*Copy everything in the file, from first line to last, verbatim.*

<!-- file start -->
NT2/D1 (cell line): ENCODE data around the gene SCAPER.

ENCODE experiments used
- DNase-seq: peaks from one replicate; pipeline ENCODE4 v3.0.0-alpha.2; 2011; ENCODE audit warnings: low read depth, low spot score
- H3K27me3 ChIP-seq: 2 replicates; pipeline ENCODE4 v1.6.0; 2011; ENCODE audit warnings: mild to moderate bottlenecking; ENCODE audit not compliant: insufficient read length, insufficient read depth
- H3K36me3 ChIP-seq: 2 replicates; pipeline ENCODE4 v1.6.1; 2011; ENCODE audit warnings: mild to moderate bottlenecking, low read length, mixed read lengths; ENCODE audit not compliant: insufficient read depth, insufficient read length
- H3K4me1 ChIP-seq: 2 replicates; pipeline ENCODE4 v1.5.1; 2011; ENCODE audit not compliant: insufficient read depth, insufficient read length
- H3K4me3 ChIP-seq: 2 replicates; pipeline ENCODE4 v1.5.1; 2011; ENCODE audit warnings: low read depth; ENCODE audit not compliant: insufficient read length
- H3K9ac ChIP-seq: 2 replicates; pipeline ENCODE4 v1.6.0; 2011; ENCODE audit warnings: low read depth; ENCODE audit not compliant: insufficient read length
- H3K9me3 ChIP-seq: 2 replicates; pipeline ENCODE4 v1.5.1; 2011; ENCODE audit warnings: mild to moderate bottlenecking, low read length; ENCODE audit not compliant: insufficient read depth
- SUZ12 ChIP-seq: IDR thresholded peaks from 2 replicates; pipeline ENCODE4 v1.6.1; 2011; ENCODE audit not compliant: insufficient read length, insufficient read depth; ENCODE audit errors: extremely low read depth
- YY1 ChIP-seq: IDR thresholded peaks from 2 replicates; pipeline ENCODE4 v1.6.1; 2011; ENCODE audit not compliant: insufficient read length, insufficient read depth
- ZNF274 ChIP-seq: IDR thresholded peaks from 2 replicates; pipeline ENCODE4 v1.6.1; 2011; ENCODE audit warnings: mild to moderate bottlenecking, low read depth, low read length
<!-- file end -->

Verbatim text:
NT2/D1 (cell line): ENCODE data around the gene SCAPER.

ENCODE experiments used
- DNase-seq: peaks from one replicate; pipeline ENCODE4 v3.0.0-alpha.2; 2011; ENCODE audit warnings: low read depth, low spot score
- H3K27me3 ChIP-seq: 2 replicates; pipeline ENCODE4 v1.6.0; 2011; ENCODE audit warnings: mild to moderate bottlenecking; ENCODE audit not compliant: insufficient read length, insufficient read depth
- H3K36me3 ChIP-seq: 2 replicates; pipeline ENCODE4 v1.6.1; 2011; ENCODE audit warnings: mild to moderate bottlenecking, low read length, mixed read lengths; ENCODE audit not compliant: insufficient read depth, insufficient read length
- H3K4me1 ChIP-seq: 2 replicates; pipeline ENCODE4 v1.5.1; 2011; ENCODE audit not compliant: insufficient read depth, insufficient read length
- H3K4me3 ChIP-seq: 2 replicates; pipeline ENCODE4 v1.5.1; 2011; ENCODE audit warnings: low read depth; ENCODE audit not compliant: insufficient read length
- H3K9ac ChIP-seq: 2 replicates; pipeline ENCODE4 v1.6.0; 2011; ENCODE audit warnings: low read depth; ENCODE audit not compliant: insufficient read length
- H3K9me3 ChIP-seq: 2 replicates; pipeline ENCODE4 v1.5.1; 2011; ENCODE audit warnings: mild to moderate bottlenecking, low read length; ENCODE audit not compliant: insufficient read depth
- SUZ12 ChIP-seq: IDR thresholded peaks from 2 replicates; pipeline ENCODE4 v1.6.1; 2011; ENCODE audit not compliant: insufficient read length, insufficient read depth; ENCODE audit errors: extremely low read depth
- YY1 ChIP-seq: IDR thresholded peaks from 2 replicates; pipeline ENCODE4 v1.6.1; 2011; ENCODE audit not compliant: insufficient read length, insufficient read depth
- ZNF274 ChIP-seq: IDR thresholded peaks from 2 replicates; pipeline ENCODE4 v1.6.1; 2011; ENCODE audit warnings: mild to moderate bottlenecking, low read depth, low read length